The bill was an effort to harass 'navigators' -- people who help consumers, small businesses and employees figure out the best health care plan for themselves. The ALEC bill would have required a navigator to submit fingerprints to the state highway patrol for a background check. But a glaring mistake was found in the bill, since no one apparently read it before voting for it. The bill was simply cut and pasted from one of ALEC's secret handbooks.
Missouri Gov. Jay Nixon caught the error. The bill referred to the wrong statute -- Public Law 92-554 instead of 92-544.
The Center for Media and Democracy tells us how Nixon vetoed the bill:
Missouri Governor Jay Nixon has vetoed a bill that included a drafting error copied-and-pasted from American Legislative Exchange Council (ALEC) model legislation, and criticized ALEC members for having "simply parroted ... the ALEC model act without alteration."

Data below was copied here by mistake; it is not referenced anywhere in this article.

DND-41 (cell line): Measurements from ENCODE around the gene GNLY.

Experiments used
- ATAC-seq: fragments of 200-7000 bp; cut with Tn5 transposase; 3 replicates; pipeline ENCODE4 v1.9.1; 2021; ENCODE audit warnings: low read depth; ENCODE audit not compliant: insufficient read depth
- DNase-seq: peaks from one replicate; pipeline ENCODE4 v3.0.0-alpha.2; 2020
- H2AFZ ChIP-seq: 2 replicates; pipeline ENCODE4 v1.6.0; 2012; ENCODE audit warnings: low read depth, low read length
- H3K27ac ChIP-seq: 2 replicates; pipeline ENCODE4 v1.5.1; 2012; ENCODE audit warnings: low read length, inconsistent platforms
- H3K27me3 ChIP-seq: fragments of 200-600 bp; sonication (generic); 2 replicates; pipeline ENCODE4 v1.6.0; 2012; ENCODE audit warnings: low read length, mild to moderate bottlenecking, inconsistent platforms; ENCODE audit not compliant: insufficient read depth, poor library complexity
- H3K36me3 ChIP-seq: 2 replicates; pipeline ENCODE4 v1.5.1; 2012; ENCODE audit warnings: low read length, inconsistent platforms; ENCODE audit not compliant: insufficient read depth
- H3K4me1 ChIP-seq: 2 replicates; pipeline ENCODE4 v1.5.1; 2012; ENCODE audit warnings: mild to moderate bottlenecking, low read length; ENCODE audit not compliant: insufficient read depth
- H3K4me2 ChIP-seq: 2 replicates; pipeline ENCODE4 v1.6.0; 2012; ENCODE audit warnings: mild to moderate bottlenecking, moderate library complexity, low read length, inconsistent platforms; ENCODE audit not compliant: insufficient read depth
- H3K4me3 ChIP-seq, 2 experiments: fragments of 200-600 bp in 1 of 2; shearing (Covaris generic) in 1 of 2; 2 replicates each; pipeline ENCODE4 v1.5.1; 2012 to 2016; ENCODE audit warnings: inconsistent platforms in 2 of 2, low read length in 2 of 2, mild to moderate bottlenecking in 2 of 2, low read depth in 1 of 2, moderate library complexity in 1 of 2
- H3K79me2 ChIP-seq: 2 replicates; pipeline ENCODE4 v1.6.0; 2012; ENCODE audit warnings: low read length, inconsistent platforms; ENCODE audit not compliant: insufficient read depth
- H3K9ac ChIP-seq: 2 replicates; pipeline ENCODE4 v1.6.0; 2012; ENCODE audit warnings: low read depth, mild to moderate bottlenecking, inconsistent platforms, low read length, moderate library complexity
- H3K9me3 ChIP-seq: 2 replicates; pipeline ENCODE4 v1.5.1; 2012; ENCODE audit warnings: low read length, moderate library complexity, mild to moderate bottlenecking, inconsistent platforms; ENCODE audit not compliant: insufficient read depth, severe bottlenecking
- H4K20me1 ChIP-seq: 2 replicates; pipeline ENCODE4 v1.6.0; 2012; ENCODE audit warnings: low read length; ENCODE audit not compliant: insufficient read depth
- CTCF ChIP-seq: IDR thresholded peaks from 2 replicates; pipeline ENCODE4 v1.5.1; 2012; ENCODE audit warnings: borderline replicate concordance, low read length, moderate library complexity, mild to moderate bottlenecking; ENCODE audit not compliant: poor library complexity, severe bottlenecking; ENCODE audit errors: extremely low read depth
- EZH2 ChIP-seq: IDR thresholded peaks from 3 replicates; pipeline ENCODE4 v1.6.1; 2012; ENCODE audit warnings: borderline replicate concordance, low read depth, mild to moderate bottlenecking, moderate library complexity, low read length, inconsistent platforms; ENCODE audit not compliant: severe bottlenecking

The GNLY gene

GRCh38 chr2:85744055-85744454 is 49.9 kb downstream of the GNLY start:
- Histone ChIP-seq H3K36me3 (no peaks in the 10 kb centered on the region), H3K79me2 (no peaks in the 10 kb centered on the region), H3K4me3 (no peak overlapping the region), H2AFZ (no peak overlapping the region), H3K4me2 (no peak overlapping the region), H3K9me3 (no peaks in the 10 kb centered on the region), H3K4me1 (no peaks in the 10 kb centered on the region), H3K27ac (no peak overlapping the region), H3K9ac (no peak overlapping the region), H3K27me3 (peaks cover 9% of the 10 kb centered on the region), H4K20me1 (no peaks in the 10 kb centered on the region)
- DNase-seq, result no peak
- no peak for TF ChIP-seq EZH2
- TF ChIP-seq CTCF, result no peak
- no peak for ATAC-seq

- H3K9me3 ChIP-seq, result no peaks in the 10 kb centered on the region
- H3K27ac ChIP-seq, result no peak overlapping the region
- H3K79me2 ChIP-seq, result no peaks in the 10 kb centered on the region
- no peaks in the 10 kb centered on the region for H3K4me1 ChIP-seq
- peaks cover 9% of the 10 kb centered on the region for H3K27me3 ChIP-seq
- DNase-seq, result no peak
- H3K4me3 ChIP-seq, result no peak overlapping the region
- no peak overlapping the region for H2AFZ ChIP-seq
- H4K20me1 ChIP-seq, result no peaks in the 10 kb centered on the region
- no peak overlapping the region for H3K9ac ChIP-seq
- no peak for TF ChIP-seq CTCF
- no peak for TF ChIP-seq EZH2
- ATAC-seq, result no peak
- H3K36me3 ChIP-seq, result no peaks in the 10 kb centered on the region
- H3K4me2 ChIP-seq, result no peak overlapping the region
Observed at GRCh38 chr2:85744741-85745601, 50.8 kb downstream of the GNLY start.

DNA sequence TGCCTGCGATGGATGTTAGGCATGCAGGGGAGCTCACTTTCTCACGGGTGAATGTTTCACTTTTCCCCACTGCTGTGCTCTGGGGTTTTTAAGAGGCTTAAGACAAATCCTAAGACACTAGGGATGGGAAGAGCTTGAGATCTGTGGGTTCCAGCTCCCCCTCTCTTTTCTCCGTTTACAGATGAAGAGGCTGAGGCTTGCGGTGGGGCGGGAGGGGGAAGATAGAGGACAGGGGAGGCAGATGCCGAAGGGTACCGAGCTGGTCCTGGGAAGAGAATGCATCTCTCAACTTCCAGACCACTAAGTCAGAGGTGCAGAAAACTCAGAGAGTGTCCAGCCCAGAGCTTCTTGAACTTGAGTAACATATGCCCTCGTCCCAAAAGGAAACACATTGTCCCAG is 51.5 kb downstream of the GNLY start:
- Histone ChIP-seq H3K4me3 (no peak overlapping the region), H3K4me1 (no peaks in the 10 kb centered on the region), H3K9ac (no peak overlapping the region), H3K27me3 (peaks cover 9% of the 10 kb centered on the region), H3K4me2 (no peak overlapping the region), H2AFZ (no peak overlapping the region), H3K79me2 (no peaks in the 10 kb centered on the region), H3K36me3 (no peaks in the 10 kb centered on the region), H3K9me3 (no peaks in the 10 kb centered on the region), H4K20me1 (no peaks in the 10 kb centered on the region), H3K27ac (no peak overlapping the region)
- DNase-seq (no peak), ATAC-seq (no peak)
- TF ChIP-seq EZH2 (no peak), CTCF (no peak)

"While some may believe that such an error is 'close enough' for a model act, it cannot be allowed to become the law of this State," Nixon, a Democrat, wrote in his veto message. "Particularly in an area of the law that is the subject of ongoing litigation, a glaring defect such as this cannot be ignored."According to CMD, the bill to harass people who work as 'navigators' was one of several ALEC model bills introduced in the Missouri legislature in 2014. As many as 57 Missouri politicians take advantage of ALEC's secret corporate dating service for state lawmakers.
Nixon pointed out the same mistake was made by Kansas lawmakers, whose devotion to other ALEC policies pretty much destroyed the state's ability to create jobs.
ALEC, by the way, supplies proof that a corporate-friendly agenda doesn't create jobs, doesn't stimulate commercial activity and isn't good for small businesses or entrepreneurs. Just check out Wisconsin, where ALEC darling Scott Walker has one of the worst job-creation records in the country.